Tooth preservation is the ultimate goal of modern dental care, yet many veterans using VA care have partial or total tooth loss. Root canal therapy is an available, efficacious therapeutic strategy to retain teeth; however, VA's rates of this therapy are low, and there are variations in such treatment. We examined the use of root canal therapy versus tooth extraction, and racial variations in this outcome, finding that racial disparities continue to exist in VA dental care in FY 2011.
Original objectives are listed below. However, we were not able to evaluate the effects of the intervention due to insufficient study enrollment/primary data collection from participating patients. Thus, the only objective that our study was able to address is #4.That manuscript is now in press at Medical Care.
1. Determine whether the intervention increases the proportion of root canal therapy provided among the sample. While improving outcomes, we expect to change the process of care and patient/provider attitudes.
2. Examine the effects of the intervention on the process of care, namely the degree to which the intervention affects the amount, type, and equitable provision of counseling given to patients about the benefits of root canal therapy, and whether these vary by socio-demographics.
3) Assess the effects of the intervention on patient and provider attitudes and explore which of these factors are most strongly associated with the therapy provided. We will a) determine the intervention's effects on provider or patient attitudes about root canal therapy, and whether this varies by patient socio-demographics; and b) identify the interpersonal and attitudinal factors (of patient and dentist) associated with the therapy provided, and examine whether these vary by patient background.
4) Examine whether previously identified disparities in care remained in FY11.
We implemented a communication skills training intervention for dental providers at five VA dental clinics, to improve tooth retention by increasing the proportion of root canal procedures versus tooth extraction, among patients for whom such care is clinically appropriate. We obtained baseline data from the prior year to determine root canal and tooth extraction procedures performed, and collected medical and dental information associated with these procedures. Similar data to assess the effect of the intervention was drawn prospectively from electronic records.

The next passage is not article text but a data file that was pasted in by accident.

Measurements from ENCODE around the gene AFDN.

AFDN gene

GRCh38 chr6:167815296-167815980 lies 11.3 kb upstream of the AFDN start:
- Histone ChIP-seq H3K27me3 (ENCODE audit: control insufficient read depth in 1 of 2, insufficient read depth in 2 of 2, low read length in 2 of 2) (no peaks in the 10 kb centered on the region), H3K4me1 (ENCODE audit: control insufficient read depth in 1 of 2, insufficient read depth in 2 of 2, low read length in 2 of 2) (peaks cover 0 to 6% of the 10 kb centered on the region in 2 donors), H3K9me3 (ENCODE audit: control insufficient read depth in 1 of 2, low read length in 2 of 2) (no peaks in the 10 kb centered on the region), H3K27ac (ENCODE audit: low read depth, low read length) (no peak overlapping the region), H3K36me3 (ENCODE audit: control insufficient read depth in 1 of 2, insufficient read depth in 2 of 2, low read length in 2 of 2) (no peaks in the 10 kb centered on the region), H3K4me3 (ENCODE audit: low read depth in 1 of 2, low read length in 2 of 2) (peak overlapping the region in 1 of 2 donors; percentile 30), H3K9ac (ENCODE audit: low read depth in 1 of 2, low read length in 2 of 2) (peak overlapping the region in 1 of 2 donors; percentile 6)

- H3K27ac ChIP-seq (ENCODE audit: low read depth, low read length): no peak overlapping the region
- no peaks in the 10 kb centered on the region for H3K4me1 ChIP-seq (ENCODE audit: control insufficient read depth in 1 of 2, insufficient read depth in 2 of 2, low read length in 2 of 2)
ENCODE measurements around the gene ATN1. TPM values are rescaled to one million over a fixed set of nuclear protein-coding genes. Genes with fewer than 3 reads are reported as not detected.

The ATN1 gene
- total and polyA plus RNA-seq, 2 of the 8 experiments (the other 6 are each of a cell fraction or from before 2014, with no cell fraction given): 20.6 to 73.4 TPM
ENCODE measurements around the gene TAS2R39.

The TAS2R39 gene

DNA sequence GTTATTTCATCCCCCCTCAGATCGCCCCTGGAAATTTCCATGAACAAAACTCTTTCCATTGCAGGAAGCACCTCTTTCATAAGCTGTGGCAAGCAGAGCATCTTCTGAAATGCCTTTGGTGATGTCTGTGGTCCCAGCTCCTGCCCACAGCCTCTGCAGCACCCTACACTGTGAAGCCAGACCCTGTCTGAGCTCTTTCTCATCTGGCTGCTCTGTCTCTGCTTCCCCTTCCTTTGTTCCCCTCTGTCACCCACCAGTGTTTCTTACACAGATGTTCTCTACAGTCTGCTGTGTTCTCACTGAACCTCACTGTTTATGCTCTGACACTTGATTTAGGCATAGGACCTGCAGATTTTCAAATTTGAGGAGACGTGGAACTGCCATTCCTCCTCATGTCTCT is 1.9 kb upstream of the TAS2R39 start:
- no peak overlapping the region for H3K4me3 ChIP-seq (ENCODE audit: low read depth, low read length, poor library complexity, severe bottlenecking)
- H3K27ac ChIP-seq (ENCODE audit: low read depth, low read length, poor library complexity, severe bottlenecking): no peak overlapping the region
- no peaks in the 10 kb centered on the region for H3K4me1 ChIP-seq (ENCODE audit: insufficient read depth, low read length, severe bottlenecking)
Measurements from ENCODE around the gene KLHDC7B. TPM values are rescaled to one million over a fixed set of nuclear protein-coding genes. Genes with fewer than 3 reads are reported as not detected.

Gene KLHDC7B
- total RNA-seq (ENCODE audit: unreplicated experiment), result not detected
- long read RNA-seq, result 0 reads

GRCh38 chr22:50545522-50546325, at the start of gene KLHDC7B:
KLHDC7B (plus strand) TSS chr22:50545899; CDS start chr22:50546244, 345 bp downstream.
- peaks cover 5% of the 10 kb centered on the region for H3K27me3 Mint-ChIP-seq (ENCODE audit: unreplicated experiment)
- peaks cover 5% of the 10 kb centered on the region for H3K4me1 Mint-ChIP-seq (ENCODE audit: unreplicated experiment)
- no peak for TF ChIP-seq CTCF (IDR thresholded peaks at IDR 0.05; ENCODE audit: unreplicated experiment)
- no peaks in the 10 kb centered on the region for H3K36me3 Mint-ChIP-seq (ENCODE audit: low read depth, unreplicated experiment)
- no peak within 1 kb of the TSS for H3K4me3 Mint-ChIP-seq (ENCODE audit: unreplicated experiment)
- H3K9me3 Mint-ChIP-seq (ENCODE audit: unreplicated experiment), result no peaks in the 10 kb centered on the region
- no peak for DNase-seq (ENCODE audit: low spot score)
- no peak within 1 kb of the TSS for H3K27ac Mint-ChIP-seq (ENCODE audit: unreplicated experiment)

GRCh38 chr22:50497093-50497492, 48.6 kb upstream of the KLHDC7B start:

At two of the study sites, we queried patients who received either of these procedures to determine patients' attitudes about oral health, preferences for care, and other factors that may impact their decision-making. We also collected data from the treating dentists, to determine their assessment of the patient's clinical situation and rationale for the care recommended. Due to numerous administrative problems at the study sites, we did not collect a sufficient amount of data from either patients or providers for analysis.
However, we were able to examine administrative data to evaluate whether previously-identified disparities in dental care continued until FY2011.
Background: Racial disparities in dental care have previously been shown in the Veterans Health Administration (VA) -- a controlled access setting valuing equitable, high quality care.
Objectives: To examine current disparities in dental care by focusing on the receipt of root canal therapy versus tooth extraction, using administrative data.
Research Design: This is a retrospective analysis of administrative data contained in the VA's electronic health records. We performed logistic regressions on the independent measures along with a facility-specific random effect, using dependent binary variables that distinguished root canal from tooth extraction procedures.
Subjects: VA outpatients who had at least one tooth extraction or root canal visit in the VA in fiscal year 2011.
Measures: A dependent binary measure of tooth extraction or root canal therapy. Other measures are medical record data on medical comorbidities, dental disease severity, and demographic characteristics.
Results: The overall rate of preferred tooth-preserving root canal therapy was 18.1% during the study period. Black and Asian patients were most dissimilar with respect to dental severity, types and overall quantity of dental, medical and psychological disorders, and Black patients had the least amount of eligibility for comprehensive dental care. After adjustment for known confounding factors of root canal therapy, Black patients had the lowest root canal therapy rates (77% of the odds for Whites), while Asians had the highest rates (49% higher than the odds for Whites).
Conclusions: Current quality improvement efforts and a value to improve the equity of care are not sufficient to address racial/ethnic disparities in VA dental care; rather more targeted efforts will be needed to improve the equity for all.
Study results suggest that racial/ethnic disparities in VA dental care continue, despite establishment of the VA Office of Health Equity and the organization's value on providing equitable care for all veterans.
External Links for this Project
- Boehmer U, Glickman M, Jones JA, Orner MB, Wheler C, Berlowitz DR, Kressin NR. Dental Care in an Equal Access System Valuing Equity: Are There Racial Disparities? Medical care. 2016 Nov 1; 54(11):998-1004. [view]